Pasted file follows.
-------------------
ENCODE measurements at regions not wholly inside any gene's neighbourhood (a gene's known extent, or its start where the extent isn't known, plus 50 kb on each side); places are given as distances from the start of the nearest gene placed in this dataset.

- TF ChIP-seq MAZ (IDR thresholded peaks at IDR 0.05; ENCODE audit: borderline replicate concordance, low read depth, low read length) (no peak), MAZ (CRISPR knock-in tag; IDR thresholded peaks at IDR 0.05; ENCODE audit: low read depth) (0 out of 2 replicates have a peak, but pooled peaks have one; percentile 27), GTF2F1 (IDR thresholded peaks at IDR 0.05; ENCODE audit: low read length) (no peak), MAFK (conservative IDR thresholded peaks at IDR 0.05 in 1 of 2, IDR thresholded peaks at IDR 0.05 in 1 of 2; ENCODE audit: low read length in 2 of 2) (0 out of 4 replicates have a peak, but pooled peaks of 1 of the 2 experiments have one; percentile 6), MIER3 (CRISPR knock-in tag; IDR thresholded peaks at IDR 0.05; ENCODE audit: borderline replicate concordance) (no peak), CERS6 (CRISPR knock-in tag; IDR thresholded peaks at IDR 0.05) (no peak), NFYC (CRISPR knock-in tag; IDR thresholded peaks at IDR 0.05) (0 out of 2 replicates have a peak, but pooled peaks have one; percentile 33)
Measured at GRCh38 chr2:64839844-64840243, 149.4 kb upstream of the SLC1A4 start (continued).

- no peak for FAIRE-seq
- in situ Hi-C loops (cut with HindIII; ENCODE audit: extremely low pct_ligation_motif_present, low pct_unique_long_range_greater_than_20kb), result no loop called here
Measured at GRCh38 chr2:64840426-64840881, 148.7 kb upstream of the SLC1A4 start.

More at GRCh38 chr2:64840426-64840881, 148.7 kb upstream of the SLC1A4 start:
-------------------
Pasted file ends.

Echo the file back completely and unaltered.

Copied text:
ENCODE measurements at regions not wholly inside any gene's neighbourhood (a gene's known extent, or its start where the extent isn't known, plus 50 kb on each side); places are given as distances from the start of the nearest gene placed in this dataset.

- TF ChIP-seq MAZ (IDR thresholded peaks at IDR 0.05; ENCODE audit: borderline replicate concordance, low read depth, low read length) (no peak), MAZ (CRISPR knock-in tag; IDR thresholded peaks at IDR 0.05; ENCODE audit: low read depth) (0 out of 2 replicates have a peak, but pooled peaks have one; percentile 27), GTF2F1 (IDR thresholded peaks at IDR 0.05; ENCODE audit: low read length) (no peak), MAFK (conservative IDR thresholded peaks at IDR 0.05 in 1 of 2, IDR thresholded peaks at IDR 0.05 in 1 of 2; ENCODE audit: low read length in 2 of 2) (0 out of 4 replicates have a peak, but pooled peaks of 1 of the 2 experiments have one; percentile 6), MIER3 (CRISPR knock-in tag; IDR thresholded peaks at IDR 0.05; ENCODE audit: borderline replicate concordance) (no peak), CERS6 (CRISPR knock-in tag; IDR thresholded peaks at IDR 0.05) (no peak), NFYC (CRISPR knock-in tag; IDR thresholded peaks at IDR 0.05) (0 out of 2 replicates have a peak, but pooled peaks have one; percentile 33)
Measured at GRCh38 chr2:64839844-64840243, 149.4 kb upstream of the SLC1A4 start (continued).

- no peak for FAIRE-seq
- in situ Hi-C loops (cut with HindIII; ENCODE audit: extremely low pct_ligation_motif_present, low pct_unique_long_range_greater_than_20kb), result no loop called here
Measured at GRCh38 chr2:64840426-64840881, 148.7 kb upstream of the SLC1A4 start.

More at GRCh38 chr2:64840426-64840881, 148.7 kb upstream of the SLC1A4 start: